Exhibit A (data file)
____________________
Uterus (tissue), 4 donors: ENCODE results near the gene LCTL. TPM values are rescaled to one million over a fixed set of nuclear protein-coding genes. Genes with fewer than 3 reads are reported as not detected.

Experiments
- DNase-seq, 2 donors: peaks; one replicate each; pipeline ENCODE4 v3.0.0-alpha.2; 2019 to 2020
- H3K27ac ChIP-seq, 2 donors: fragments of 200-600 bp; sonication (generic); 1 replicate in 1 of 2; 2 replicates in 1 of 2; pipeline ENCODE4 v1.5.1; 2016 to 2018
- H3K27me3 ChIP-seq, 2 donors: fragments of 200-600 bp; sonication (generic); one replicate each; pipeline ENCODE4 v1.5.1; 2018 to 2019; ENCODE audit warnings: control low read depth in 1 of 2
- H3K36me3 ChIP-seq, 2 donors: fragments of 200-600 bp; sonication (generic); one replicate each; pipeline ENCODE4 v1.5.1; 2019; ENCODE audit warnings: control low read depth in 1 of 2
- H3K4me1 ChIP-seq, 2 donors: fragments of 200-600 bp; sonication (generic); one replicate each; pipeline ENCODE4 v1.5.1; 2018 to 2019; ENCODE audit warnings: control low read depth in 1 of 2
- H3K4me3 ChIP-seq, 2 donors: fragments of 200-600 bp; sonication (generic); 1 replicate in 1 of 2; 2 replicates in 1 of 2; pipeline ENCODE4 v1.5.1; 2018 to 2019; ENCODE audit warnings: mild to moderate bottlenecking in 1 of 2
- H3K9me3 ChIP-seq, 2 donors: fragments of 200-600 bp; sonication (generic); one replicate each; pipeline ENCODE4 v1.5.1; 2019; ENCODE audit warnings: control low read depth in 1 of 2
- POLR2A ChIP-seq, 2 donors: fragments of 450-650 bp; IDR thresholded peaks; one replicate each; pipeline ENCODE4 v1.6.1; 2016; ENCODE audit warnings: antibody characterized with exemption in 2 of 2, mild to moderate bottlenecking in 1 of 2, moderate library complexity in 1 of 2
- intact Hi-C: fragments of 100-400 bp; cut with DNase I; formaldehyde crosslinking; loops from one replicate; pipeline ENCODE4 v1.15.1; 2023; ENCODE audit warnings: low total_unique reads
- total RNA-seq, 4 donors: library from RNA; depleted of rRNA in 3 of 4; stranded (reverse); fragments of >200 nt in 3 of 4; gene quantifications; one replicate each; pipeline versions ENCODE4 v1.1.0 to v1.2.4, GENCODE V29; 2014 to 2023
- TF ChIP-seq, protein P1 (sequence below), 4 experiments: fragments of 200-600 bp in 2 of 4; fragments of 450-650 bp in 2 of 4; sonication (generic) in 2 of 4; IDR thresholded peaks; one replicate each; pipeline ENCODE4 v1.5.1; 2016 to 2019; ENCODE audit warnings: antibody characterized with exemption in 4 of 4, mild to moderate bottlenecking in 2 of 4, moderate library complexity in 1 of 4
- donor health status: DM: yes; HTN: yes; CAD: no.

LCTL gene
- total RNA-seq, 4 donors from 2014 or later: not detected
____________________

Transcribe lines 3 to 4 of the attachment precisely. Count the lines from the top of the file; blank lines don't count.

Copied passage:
- DNase-seq, 2 donors: peaks; one replicate each; pipeline ENCODE4 v3.0.0-alpha.2; 2019 to 2020
- H3K27ac ChIP-seq, 2 donors: fragments of 200-600 bp; sonication (generic); 1 replicate in 1 of 2; 2 replicates in 1 of 2; pipeline ENCODE4 v1.5.1; 2016 to 2018